This will be the Bud Grant Bowl, and not just because of temperatures that may have forced him, in his prime, to don a windbreaker.
In Sunday’s game between the Seahawks and Vikings, one coach is a longtime Grant disciple; the other may prove to be his long-awaited successor.
Mike Grant knows the Seahawks’ Pete Carroll and the Vikings’ Mike Zimmer. Bud’s son may also the foremost connoisseur of Minnesota football coaching greatness.
Mike Grant played for St. John’s legend John Gagliardi. He has won 10 state titles in the past 20 years at Eden Prairie High. And he has known and observed every Vikings coach since Bud flew in from Winnipeg.
Bud hired Carroll to coach Vikings defensive backs in 1985. They remain close, talking at length before every Seahawks game of import. During the weeks preceding the past two Super Bowls, Carroll has invoked Grant’s name and teachings frequently during news conferences.
Mike first met Carroll in 1985. “I was working at a junior high teen center in Bloomington and my dad said we hired this new young coach and he’s looking for a place to play hoops,” Mike said. ‘We would play every day. Pete joined us. He couldn’t go left, but he was highly competitive — a young, enthusiastic, great guy.”
When Carroll took the head coaching job at USC, he visited Mystic Lake Casino for a coaching clinic. He asked Mike to meet him there. Grant thought he might be getting a job offer — “My ego got the best of me” — but Carroll wanted to talk philosophy.
Mike remembers the conversation this way: “He said, ‘I know you played for Coach Gagliardi. My natural inclination is to have fun at practice and be relaxed, but every axiom of pro coaching is it has to be a military exercise. But that’s just not me. How did Coach Gagliardi do that, make it fun and relaxing?’ So I had to take a deep breath and realize I wasn’t going to USC.”
While coaching the Trojans, Carroll came through Eden Prairie High on a recruiting trip with then-USC assistant Lane Kiffin. Carroll wandered into the gym.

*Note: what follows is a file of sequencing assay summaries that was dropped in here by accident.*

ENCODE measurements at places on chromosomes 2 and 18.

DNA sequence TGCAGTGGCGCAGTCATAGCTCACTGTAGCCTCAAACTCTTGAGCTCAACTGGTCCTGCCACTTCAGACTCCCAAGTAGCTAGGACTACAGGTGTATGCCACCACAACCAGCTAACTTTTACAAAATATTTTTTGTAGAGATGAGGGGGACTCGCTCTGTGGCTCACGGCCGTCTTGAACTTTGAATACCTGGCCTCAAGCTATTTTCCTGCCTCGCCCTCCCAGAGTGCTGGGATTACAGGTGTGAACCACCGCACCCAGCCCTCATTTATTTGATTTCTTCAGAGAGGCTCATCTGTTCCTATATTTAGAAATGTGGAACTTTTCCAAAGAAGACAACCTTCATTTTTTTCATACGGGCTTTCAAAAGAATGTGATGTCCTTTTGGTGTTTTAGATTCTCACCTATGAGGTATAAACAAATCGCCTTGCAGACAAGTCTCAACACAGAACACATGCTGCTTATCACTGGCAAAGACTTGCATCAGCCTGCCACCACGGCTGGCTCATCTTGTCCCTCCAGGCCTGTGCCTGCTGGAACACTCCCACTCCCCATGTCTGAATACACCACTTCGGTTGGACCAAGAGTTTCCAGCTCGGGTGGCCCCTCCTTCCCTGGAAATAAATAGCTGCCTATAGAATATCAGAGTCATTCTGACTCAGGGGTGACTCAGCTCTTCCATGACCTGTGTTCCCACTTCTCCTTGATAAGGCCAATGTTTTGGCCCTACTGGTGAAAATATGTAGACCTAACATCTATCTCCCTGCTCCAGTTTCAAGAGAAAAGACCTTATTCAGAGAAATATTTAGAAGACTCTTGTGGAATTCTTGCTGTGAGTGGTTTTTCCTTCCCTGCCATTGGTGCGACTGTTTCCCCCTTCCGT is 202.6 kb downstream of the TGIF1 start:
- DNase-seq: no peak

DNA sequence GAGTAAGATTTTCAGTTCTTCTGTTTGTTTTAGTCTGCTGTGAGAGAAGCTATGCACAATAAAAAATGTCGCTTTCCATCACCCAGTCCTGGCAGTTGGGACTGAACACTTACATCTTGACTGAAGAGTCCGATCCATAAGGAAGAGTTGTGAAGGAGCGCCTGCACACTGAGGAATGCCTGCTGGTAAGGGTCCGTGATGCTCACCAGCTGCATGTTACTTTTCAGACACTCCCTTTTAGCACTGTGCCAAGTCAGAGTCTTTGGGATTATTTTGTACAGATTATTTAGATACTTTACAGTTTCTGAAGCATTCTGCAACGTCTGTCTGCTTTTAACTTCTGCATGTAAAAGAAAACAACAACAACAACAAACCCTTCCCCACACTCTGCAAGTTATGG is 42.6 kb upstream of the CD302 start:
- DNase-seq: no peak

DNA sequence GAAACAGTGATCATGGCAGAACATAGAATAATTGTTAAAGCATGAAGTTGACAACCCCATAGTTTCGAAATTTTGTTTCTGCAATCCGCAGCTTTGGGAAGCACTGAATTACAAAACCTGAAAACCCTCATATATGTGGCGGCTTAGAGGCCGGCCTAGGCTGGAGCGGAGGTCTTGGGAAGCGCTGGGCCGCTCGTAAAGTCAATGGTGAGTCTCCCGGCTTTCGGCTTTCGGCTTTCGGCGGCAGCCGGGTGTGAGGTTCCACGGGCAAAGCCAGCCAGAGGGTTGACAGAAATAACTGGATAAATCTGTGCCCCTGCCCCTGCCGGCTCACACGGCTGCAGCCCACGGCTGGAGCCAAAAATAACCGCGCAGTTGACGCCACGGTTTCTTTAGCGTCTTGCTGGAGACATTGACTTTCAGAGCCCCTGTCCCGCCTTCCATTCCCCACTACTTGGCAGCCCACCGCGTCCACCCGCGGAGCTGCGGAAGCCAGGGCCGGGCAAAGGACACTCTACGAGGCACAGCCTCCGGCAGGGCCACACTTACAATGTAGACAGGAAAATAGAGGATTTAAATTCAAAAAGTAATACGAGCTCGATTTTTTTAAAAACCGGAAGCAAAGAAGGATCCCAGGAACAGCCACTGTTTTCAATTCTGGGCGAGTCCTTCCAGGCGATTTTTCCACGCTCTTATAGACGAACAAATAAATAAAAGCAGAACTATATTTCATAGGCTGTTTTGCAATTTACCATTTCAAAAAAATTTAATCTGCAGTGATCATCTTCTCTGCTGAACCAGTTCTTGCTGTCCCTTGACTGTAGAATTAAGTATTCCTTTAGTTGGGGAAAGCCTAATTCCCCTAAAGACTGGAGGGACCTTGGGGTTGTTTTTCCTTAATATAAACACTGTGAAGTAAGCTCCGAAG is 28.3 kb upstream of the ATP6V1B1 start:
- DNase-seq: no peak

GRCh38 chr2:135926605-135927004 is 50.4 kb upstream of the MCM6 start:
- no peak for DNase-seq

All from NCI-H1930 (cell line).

Later, a father who had been exercising near the basketball court told Grant that an older man had started playing one-on-one with his 10-year-old son. Grant told him not to worry — that was the USC football coach.
In 1985, Carroll showed up early for an offseason practice and found himself the only person at Winter Park. He kept waiting for the pre-practice meeting. Eventually Bud walked into the locker room. Carroll rushed up to him, asking what the practice plan was.
“Bud stopped and looked at him and said, ‘I hired you to coach the defensive backs. Go out on the field and coach the defensive backs,’ ” Mike said. “He said it in the way only my dad could. Like: What kind of question is that? I use that story a lot. You can overexplain everything. Just do your job.”
Mike figures that if the Seahawks were playing a cold-weather game against anybody other than the Vikings, Carroll would fly Bud to Seattle for a speech. Probably the Alaskan Pipeline speech, wherein Bud talks about companies hiring lower-48 Americans but eventually turning to Alaskans, who completed it efficiently and without complaint.
“The moral of the story is, if you’re used to it and you have the right attitude, cold is not a problem,” Mike said.
Zimmer reminds Mike of a Bud Grant story, too. After Vikings General Manager Jim Finks hired Bud, he sent an assistant to pick him up at the airport.
The assistant didn’t know Bud. Finks told him to bring back the guy who looked like a sheriff.
“Zimmer has that look,” Grant said. “He has that command, where you wouldn’t know what to say to him. It’s good to keep the players guessing. It’s not good when they think they’ve got you figured out. They never figured out my dad, and I doubt they’ve figured out Zimmer.”